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INTERVIEW: Stephen 'Sugar' Segerman on 'Searching for Sugar Man'

Stephen 'Sugar' Segerman is known for his Cape Town-based record store, Mabu Vinyl. Although, after the release of Searching for Sugar Man, the record store owner will be better known for inspiring and driving the quest to find out what became of '70s rock icon, Rodriguez. Segerman, founder of Sugarman.org, features extensively in the award-winning documentary, which has just been nominated for an Oscar. Spling caught up with the man behind this amazing true story to get his take on the music documentary and find out about life after Searching for Sugar Man...

How did you get involved in ‘Searching for Sugar Man’?

I was contacted by Malik Bendjelloul, a Swedish TV journalist, in 2006. Malik had a round-the-world air ticket with a brief to find some interesting stories for short length documentaries for his TV program, Kobra. I told him the Rodriguez story and he filmed some footage and off he went. A year or so later he decided that he wanted to make a full length film about this crazy story. So for the next 5 years we worked on it until it was finished and ready for submission to Sundance.

Why did it take over a decade for this amazing story to make the leap to film?

The first tour was in 1998 and there was an hour-long documentary released around that time, called ‘Dead Men Don’t Tour’, which showed on SA TV, and another short student film by Justin Cohen, called ‘Looking For Jesus’, a few years later. But Malik was the first person to approach us since 1998 with the intention of making this film, so it wasn’t intentional to only make this film now, it’s just that nobody else had got round to doing it.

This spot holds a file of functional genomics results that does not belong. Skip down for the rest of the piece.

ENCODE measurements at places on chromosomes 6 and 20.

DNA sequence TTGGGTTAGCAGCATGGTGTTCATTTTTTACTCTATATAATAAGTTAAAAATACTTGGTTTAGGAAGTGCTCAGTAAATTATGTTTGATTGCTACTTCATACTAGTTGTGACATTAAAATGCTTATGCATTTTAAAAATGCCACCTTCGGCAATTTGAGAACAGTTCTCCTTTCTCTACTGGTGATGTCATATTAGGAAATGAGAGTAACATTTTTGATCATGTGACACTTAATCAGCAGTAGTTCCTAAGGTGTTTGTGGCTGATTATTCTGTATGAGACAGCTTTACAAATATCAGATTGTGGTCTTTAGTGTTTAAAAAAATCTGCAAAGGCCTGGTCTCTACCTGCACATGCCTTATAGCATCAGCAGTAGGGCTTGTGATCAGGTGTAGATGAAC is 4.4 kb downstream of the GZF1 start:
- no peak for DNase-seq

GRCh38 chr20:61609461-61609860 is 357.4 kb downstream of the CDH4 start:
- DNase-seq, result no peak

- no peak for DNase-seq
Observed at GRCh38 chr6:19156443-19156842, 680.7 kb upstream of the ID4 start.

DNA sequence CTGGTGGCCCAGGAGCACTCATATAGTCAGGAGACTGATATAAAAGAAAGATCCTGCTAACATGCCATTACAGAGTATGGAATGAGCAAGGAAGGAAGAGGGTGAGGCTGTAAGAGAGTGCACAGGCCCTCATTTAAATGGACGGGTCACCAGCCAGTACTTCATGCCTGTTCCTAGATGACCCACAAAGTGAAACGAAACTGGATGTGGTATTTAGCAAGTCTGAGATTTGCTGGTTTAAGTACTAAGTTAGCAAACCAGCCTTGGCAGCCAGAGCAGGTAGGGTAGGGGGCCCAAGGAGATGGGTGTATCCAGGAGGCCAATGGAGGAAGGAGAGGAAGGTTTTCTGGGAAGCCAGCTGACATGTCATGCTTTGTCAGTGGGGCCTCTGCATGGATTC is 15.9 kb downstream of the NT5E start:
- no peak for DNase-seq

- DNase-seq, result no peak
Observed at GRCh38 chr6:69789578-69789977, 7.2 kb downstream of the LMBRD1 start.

Rodriguez is an enigma, do you think Searching for Sugar Man is an accurate reflection of the man?

Definitely! Rodriguez is as reserved, contemplative, philosophical, enigmatic, and deep-thinking as he comes across in the film.

Searching for Sugar Man is a documentary that sinks into your bones - to what do you attribute this?

Besides the way Malik has chosen to tell this incredible story as a detective mystery, which is a very emotional ride, I think it is Rodriguez’s music, used so effectively in the film, that helps the film to resonate so strongly with people long after they have watched it.

Searching for Sugar Man contrasts the music industry of the ‘70s with today - do you think the music industry has changed?

It has changed dramatically, with so many ways to get one’s music heard these days, on LP, CD, MP3, and so much illegal downloading. The strange thing is that Rodriguez’s music initially spread around South Africa through illegal taping and bootlegging.

But now, with people shocked and aware of how Rodriguez lost out on so much money because of that illegal taping, the same people who have previously thought nothing about downloading any music they want, are now coming into Mabu Vinyl determined to buy the physical CD, so that Rodriguez gets his fair share of the royalties. That has a nice symmetry to it.

How has the film’s success affected you and your business?

Personally I have had a wonderful ride with the film – we went to Sundance to premiere it and won some awards there, and since then we have watched as the film continues to do well all over the world at festivals and in cinemas.

Mabu Vinyl has also benefited from its appearance in the film. The shop has become a minor tourist attraction in Cape Town and we are getting visited by many fans from all over the world, so that is a very lekker spin-off.

Searching for Sugar Man has been nominated for an Oscar... did you ever think this amazing “Cinderella” story would come this far?

On the one hand I never had any idea where this amazing story would eventually land up. We spent the years since the 1998 SA concerts trying to find ways to get Rodriguez noticed by the rest of the world, especially America.

Malik’s film has been the catalyst that managed to achieve this and we are thrilled with the fantastic job that he did. The Oscar nomination is a huge honour for us all and no less than Malik deserves for making this film and doing us all proud!